Danielle Zak—McMaster Life Sciences OOD 2024
Cancer is a disease, resulting from a mutation which causes cells to divide uncontrollably1 and skip cell cycle checkpoints. This results in a tumor, a mass of damaged cells 1left undestroyed. Tumors are classified as either benign or malignant. Benign tumors are not able to spread 1to other regions of the body as they grow. Conversely, malignant tumors can metastasize, spread to other parts of the body as pieces of the original tumor break off and travel through the bloodstream.1 Cancers are predominately categorized as either carcinomas, sarcomas, leukemias or lymphomas, depending on the original cancerous tissue.1
Immunotherapy is a cancer treatment which attempts to boost the immune response of the human body.2 An example of such treatment are cancer vaccines, which administer cancer-specific antigens, molecules for which antibodies are produced, found exclusively on the surface of cancerous cells.2 Personalized cancer vaccines are created using the cancer-specific antigens found on tumor cells of a specific patient.2 Once a patient’s tumor is partially removed during surgery, a vaccine may be tailored using the specific antigens present on the surface of the removed cancerous cells.2
Personalized cancer vaccines contain patient-specific tumor derived epitopes,3 which are regions of the cancer-specific antigens that are recognized by the immune system.4 The immunoresponse to the epitopes is produced by cytotoxic T cells, also known as killer T cells. Cytotoxic T cells are lymphocytes (type of white blood cell) that respond to cytokines and kill cancer cells.5
One type of personalized cancer vaccine is the neoantigen cancer vaccine,3 that uses the specific neoantigens from different mutations of individual patients’ tumors as a component of the vaccine. These neoantigens can be mRNA, DNA, and peptides.3 The synthesis of such vaccines uses next-generation sequencing which maps all the mutations relevant to the patient’s cancer, and gives a neoantigen prediction.3 Then, algorithms and techniques are used to determine which neoantigens3 are specific to the malignant tumors, and which are also present on non-cancerous cells.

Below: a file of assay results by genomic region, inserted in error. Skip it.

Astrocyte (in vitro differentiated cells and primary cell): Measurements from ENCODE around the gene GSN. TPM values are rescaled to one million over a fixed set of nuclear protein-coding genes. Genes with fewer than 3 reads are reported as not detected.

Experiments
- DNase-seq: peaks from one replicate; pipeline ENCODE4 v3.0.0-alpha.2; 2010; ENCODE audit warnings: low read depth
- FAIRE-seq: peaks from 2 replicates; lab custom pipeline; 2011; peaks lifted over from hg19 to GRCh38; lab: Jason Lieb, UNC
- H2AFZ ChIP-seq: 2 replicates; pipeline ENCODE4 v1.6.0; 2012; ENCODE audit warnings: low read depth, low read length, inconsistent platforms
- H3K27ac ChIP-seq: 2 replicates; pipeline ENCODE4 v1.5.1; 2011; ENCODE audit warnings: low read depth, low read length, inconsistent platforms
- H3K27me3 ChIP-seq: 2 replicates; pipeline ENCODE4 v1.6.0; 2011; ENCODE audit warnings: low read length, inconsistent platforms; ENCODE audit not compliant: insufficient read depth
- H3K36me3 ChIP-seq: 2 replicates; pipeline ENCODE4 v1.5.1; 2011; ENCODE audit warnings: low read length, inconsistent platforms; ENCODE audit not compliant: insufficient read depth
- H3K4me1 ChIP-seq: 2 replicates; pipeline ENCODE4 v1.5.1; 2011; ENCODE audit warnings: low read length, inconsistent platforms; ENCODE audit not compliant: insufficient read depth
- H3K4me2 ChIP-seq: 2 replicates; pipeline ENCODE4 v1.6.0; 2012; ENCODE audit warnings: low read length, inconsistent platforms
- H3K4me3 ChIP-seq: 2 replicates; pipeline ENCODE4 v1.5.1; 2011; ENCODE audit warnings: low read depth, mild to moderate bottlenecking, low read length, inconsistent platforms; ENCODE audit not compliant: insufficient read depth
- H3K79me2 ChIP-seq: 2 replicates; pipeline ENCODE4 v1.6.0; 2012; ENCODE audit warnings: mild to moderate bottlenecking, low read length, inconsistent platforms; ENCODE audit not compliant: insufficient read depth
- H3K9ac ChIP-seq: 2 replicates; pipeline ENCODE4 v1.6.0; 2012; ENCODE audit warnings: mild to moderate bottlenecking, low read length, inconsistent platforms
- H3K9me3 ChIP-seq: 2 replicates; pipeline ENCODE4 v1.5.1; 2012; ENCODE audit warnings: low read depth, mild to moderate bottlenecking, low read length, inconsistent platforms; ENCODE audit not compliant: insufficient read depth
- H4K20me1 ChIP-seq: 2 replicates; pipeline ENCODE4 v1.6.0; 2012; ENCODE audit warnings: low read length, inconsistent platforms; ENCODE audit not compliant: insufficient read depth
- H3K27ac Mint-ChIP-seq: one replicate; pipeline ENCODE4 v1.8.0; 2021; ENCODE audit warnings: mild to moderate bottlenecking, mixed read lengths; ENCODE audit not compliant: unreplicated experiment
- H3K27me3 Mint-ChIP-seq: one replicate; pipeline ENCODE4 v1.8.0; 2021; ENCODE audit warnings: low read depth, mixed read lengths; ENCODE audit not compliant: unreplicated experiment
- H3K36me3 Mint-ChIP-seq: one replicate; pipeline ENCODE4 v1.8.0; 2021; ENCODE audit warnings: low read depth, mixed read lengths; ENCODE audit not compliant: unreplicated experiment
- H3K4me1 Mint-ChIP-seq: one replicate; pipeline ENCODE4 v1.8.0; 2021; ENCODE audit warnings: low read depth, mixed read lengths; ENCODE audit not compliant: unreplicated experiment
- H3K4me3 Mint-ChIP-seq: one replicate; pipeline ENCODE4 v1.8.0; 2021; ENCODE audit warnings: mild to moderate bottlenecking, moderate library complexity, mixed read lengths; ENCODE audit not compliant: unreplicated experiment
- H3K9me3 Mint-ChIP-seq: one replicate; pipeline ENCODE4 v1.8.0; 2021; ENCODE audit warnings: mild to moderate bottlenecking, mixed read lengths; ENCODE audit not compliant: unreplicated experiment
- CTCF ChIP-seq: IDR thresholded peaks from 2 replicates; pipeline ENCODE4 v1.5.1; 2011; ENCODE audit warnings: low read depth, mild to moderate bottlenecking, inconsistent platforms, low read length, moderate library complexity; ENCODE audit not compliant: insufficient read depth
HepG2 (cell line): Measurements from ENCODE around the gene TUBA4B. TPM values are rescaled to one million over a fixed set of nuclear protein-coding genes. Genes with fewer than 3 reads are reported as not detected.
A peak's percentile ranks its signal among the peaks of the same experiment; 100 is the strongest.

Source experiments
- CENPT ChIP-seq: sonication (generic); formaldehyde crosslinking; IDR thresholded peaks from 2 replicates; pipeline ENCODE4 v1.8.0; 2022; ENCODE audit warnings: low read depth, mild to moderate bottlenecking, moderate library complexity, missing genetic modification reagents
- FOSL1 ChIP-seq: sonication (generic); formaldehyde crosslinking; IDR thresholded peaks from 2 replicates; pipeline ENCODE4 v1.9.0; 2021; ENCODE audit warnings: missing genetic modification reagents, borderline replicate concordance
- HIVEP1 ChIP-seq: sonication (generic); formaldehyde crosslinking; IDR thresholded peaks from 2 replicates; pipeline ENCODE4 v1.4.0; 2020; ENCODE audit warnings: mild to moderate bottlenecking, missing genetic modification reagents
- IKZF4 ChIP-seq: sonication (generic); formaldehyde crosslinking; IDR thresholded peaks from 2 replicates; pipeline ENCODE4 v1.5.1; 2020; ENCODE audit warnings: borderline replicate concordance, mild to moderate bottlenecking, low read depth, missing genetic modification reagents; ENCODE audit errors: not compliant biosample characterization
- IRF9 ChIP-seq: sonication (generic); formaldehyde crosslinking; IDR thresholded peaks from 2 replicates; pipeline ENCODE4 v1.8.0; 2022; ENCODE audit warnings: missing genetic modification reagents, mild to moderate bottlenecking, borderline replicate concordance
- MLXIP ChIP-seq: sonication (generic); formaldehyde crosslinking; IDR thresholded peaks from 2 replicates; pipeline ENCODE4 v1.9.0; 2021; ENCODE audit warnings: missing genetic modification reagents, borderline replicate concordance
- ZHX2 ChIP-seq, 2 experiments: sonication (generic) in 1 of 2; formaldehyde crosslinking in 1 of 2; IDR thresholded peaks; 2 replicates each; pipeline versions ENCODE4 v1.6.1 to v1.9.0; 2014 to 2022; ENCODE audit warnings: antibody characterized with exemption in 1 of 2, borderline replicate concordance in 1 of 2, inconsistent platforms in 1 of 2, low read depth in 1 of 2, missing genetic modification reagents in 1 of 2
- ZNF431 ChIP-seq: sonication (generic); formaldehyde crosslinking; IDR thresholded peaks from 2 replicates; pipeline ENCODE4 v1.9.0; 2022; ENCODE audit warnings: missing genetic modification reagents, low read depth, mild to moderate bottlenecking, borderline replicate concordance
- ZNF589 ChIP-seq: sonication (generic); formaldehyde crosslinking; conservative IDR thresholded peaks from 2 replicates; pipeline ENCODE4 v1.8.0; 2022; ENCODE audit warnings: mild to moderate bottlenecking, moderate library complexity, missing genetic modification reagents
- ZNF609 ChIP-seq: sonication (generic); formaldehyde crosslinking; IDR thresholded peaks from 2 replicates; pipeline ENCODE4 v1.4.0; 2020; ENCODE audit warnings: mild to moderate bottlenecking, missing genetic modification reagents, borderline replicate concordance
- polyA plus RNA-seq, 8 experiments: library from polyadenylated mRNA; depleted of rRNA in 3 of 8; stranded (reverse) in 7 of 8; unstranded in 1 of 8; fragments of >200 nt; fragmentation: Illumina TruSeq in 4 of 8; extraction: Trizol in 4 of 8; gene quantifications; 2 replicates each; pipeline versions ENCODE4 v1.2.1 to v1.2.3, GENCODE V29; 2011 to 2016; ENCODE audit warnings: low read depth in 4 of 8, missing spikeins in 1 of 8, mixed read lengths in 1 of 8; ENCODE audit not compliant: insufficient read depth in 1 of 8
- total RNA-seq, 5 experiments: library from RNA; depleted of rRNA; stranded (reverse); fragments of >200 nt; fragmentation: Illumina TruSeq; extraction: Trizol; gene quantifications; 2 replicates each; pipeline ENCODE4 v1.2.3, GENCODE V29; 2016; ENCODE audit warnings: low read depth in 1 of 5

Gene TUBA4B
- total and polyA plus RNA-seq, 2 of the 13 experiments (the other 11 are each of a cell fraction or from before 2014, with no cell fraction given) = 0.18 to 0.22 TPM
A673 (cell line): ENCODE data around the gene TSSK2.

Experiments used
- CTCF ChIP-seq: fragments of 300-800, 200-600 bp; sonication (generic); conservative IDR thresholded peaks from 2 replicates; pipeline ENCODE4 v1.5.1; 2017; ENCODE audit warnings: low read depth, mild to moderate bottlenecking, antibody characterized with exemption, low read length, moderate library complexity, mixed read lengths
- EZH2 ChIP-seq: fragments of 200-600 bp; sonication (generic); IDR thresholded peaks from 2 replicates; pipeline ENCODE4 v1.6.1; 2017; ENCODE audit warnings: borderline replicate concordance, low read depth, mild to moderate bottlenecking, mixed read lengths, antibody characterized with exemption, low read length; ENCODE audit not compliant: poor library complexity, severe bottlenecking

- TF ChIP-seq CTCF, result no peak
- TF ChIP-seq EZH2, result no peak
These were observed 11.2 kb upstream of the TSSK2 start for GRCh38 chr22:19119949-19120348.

Another type of vaccine uses autologous tumor cells, which are cancer cells directly from the patient’s tumor.3 These cells are extracted from the patient, are treated, and then re-administered as either components of cells or as whole cells.3 As a result, autologous tumor cell vaccines contain all the patient-specific tumor-derived antigens, making this type of vaccine faster to produce.3
Personalized cancer vaccines can be injected subcutaneously (under the skin) or intramuscularly (into the muscle), depositing a mass of antigens in the interstitial fluid (fluid surrounding cells).3 The injected antigens are only processed by the immune system once they diffuse into capillary vessels, therefore only a small percentage of the injected antigens are processed.3 As a
consequence, dosage and frequency of administering the vaccine must be increased for the T cell response to be sufficient.3 Therefore, various delivery vectors, including cell vesicles, liposomes, cells and synthetic carriers are used to increase the strength and duration of the immune response.3 Additionally, there are three types of vaccine delivery strategies based on the location of antigen introduction.3 These strategies are LN-targeting (through lymph nodes), intratumoural action (into tumor) and depot-forming (injects vaccine in scaffold to form a depot).3
There are many human clinical trials testing different personalized vaccines. A trial conducted by Moderna and Merck study mRNA-4157, which is in Phase 1.6 The personalized cancer vaccine will be synthesized using the information from specific mutations in 20 neoepitopes to create a single mRNA vaccine that will be injected into the patient.6 Ultimately, personalized cancer vaccines indicate to the immune system which antigens should be targeted, since various malignant tumors have different cell surface antigens.2 The field of immuno-oncology is ever growing with new personalized vaccine types, delivery vectors and delivery methods constantly being tested and researched.
1. What is Cancer? [Internet]. Cancer.Net. 2019 [cited 2021 Dec 10]. Available from: https://www.cancer.net/navigating-cancer-care/cancer-basics/what-cancer
2. What are Cancer Vaccines? [Internet]. Cancer. Net. 2020 [cited 2021 Dec 10]. Available from: https://www.cancer.net/navigating-cancer-care/how-cancertreated/immunotherapyand-vaccines/what-are-cancer-vaccines
3. Ye T, Li F, Ma G, Wei W. Enhancing therapeutic performance of personalized cancer vaccine via delivery vectors [Internet]. Advanced Drug Delivery Reviews. Elsevier; 2021 [cited 2021 Dec 10]. Available from: https://www.sciencedirect.com/science/article/pii/S0169409X21003203
4. Kogay R, Schönbach C. Epitope [Internet]. Epitope – an overview | ScienceDirect Topics. Encyclopedia of Bioinformatics and Computational Biology; 2019 [cited 2021 Dec 10]. Available from: https://www.sciencedirect.com/topics/neuroscience/epitope
5. Augustyn A. T cell [Internet]. Encyclopædia Britannica. Encyclopædia Britannica, inc.; 2020 [cited 2021Dec10]. Available from: https://www.britannica.com/science/T-cell
6. Moderna, Inc. mRNA Personalized Cancer Vaccines and Immuno-Oncology [Internet]. Moderna. 2021 [cited 2021Dec10]. Available from: https://www.modernatx.com/pipeline/therapeutic-areas/mrna-personalized cancervaccines-and-immuno-oncology